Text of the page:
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RESERVE REQUIREMENT. With Kate Eskra. OBJECTIVES: What will you learn?. We can classify money according to how liquid it is (M0, M1, M2). The FOMC is the organization in the U.S. who manages and makes decisions about the supply of money.

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reserve requirement

RESERVE REQUIREMENT

With Kate Eskra

objectives what will you learn
OBJECTIVES:What will you learn?
  • We can classify money according to how liquid it is (M0, M1, M2).
  • The FOMC is the organization in the U.S. who manages and makes decisions about the supply of money.
  • The reserve requirement is one Fed tool that allows them to control how much money banks must keep on reserve.
  • The Money Multiplier shows how much money can be created through loans.
three functions of money
Three Functions of Money

Money is anything that serves as:

  • A Medium of Exchange
  • A Store of Value
  • A Unit of Account
what is money
What is Money?

Most people probably tend to think of bills and coins when they hear the word “money.”

If money is anything that allows to get what we want, isn’t it also checks and debit cards? What else is it?

what is money1
What is Money?
  • Depending on how easy or difficult it is to spend a certain type of money, we can classify it accordingly.

Some forms of money, like cash, are very easy to go out and spend right now.

Others, like money in our savings count, involve a few more steps to be able to spend.

This is known as liquidity.

m0 m1 m2
M0, M1, M2
  • M0 = narrowest definition of money
    • Most liquid
    • Physical cash in circulation
  • M1 = M0 + checking accounts
    • Still liquid
    • Checking accounts (checks and debit cards)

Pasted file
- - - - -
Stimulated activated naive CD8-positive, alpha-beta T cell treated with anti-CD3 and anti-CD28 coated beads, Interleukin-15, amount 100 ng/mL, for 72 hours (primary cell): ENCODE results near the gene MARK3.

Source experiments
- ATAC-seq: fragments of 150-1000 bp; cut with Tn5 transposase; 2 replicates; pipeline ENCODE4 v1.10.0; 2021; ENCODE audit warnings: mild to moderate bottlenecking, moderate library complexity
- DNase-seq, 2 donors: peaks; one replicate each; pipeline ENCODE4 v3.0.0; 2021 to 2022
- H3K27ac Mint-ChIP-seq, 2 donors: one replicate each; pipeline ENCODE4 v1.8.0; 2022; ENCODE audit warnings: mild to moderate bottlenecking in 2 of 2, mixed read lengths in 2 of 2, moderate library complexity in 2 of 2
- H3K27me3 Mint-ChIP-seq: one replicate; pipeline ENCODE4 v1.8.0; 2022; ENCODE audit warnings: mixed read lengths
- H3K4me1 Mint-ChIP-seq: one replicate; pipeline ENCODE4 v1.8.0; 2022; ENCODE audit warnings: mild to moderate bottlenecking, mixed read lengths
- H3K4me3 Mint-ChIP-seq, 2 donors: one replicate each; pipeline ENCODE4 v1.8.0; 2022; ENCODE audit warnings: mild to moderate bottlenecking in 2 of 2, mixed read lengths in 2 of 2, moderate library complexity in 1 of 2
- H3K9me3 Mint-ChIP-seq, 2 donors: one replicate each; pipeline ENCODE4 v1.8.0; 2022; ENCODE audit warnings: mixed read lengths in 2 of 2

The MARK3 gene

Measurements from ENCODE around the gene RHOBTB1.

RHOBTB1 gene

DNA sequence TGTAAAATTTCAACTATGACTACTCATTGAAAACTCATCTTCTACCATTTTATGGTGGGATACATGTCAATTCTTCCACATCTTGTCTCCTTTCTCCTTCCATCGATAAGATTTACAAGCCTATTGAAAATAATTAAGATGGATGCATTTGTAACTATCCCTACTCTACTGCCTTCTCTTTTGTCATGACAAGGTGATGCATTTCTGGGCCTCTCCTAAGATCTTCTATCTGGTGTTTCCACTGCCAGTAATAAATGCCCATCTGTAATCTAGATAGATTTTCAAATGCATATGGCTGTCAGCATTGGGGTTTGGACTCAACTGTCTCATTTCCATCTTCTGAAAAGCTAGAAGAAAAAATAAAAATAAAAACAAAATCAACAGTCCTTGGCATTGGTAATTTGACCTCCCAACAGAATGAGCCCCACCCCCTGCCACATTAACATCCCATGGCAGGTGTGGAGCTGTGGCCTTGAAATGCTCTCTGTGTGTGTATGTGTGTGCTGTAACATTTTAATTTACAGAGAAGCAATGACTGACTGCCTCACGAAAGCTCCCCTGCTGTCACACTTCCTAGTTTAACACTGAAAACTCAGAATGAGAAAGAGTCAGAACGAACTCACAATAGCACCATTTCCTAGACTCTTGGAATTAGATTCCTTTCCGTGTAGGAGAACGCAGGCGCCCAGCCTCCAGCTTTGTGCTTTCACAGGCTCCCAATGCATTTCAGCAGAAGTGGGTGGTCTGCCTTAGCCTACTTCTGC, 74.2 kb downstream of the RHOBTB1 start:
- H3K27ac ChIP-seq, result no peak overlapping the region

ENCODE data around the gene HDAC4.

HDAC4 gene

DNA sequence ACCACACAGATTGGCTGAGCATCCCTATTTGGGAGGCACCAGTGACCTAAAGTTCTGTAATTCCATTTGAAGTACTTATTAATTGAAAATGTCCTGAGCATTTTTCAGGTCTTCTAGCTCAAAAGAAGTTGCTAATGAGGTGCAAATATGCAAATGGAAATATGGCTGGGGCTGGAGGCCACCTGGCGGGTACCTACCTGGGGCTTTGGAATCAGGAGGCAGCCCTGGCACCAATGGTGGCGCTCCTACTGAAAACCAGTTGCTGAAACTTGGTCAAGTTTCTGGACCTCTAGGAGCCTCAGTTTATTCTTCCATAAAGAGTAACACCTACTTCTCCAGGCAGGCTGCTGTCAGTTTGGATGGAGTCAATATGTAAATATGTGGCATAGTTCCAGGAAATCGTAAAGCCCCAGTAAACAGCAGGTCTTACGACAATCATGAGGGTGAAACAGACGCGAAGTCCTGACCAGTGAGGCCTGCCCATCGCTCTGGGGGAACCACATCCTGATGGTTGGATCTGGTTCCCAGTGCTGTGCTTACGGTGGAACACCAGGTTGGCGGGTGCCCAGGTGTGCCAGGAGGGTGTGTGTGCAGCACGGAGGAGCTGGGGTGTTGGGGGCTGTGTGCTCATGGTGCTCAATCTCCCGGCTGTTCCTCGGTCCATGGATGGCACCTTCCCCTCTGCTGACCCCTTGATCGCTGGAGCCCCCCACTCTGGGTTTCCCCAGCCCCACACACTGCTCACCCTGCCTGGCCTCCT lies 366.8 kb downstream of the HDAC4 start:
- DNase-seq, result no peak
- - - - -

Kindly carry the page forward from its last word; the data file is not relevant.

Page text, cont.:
• M2 = M1 + Time deposits
    • Broadest definition of money, least liquid
    • Savings accounts, money market mutual funds, etc. (Known as “time” deposits)
slide7
M0

The narrowest definition of money,

includes only the stock of

physical currency.

slide8
M1

Includes demand deposits

(checking account balances) + M0 (stock of physical currency).

slide9
M2

Time deposits + M1

(demand deposits +

stock of physical currency).

slide10
FOMC
  • Our FOMC (Federal Open Market Committee) – is part of the Fed and meets several times a year to manage our nation’s money supply.
  • The tools they use to control our M0, M1, and M2 are:
    • The reserve requirement
    • Open market operations
    • Fed funds market
    • Discount rate
a fractional reserve system
A Fractional Reserve System

How do banks make money?

If they simply stored it, they would not profit.

  • When we deposit money into a checking account at a bank, we are entitled to demand that at any time.

Banks make money, though, by lending out a portion of customer deposits and charging interest.

a fractional reserve system1
A Fractional Reserve System

For every dollar held in the vault (reserves), there could be multiple dollars in multiple checking accounts on which customers have the ability to write checks.

is fractional ok
Is Fractional OK???
  • What are the chances that everyone will show up at your bank/ATMs today and demand all of their money?

As long as the demand for cash on any given day is less than the cash held in reserve, this system works fine.

Allows banks to make more loans and earn more interest.

This is essentially how banks create money.

is fractional ok1
Is Fractional OK???
  • However, IF banks lend out too much money or IF many people show up demanding the cash in their accounts, the bank cannot meet these demands.
    • The bank fails or goes bankrupt.

So the Fed regulates how much of these reserves banks must hold in their vaults or at the regional Fed bank…

reserves
RESERVES

A portion of deposits required to be held by a bank.

reserve requirement1
RESERVE REQUIREMENT

The required amount of reserves that a bank must hold.

The Fed sets this requirement and it is typically quoted as a percentage.

reserve requirement2
Reserve Requirement
  • If I deposit $1,000 into my checking account, and the Reserve Requirement is 10%: